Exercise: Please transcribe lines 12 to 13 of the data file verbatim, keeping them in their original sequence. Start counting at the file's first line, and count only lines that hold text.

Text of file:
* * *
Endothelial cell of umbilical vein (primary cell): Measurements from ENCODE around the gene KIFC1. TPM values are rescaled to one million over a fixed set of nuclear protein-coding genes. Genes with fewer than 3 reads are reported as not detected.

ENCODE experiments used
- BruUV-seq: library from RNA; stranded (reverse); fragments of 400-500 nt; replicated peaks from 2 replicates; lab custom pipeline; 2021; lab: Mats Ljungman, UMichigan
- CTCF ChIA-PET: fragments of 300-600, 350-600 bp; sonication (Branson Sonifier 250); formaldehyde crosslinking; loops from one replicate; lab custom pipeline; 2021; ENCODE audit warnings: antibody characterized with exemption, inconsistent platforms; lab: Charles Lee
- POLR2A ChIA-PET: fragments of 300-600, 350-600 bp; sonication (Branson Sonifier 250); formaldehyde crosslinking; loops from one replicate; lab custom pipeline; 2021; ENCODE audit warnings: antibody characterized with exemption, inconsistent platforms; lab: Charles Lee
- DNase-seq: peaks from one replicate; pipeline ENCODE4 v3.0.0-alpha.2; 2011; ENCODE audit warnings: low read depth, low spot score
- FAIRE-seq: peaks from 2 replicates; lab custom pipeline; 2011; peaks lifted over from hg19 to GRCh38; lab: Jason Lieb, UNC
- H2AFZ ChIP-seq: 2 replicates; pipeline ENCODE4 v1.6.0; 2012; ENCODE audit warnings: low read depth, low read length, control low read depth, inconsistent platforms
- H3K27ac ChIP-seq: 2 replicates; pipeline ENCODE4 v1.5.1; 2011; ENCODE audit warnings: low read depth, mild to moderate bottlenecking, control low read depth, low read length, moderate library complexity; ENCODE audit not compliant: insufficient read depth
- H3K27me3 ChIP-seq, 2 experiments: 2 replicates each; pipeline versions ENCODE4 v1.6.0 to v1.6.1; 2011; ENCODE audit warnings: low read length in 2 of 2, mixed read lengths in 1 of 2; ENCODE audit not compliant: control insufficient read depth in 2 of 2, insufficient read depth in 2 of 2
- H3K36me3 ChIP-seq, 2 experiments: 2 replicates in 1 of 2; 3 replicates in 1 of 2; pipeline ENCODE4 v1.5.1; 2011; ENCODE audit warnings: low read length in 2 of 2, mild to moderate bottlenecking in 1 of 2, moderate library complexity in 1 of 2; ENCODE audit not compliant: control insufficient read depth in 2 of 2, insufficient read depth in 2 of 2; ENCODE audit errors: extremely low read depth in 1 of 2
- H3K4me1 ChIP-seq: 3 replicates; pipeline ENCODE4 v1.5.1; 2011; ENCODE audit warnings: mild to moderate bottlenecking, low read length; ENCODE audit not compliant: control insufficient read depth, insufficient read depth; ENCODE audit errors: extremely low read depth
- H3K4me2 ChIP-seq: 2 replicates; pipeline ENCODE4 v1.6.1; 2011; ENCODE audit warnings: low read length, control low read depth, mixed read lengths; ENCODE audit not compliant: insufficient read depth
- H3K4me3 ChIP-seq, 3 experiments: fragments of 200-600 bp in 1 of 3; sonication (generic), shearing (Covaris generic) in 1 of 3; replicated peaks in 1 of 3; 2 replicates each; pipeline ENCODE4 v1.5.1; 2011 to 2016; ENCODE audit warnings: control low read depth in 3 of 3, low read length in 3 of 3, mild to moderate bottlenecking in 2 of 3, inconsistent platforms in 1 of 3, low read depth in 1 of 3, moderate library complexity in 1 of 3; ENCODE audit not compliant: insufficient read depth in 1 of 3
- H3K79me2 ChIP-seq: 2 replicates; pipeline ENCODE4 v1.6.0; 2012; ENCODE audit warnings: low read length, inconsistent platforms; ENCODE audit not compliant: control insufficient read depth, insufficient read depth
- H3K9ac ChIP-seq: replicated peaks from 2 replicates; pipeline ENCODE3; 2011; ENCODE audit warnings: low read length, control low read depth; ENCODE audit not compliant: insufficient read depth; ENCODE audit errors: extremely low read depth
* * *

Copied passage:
- H3K4me1 ChIP-seq: 3 replicates; pipeline ENCODE4 v1.5.1; 2011; ENCODE audit warnings: mild to moderate bottlenecking, low read length; ENCODE audit not compliant: control insufficient read depth, insufficient read depth; ENCODE audit errors: extremely low read depth
- H3K4me2 ChIP-seq: 2 replicates; pipeline ENCODE4 v1.6.1; 2011; ENCODE audit warnings: low read length, control low read depth, mixed read lengths; ENCODE audit not compliant: insufficient read depth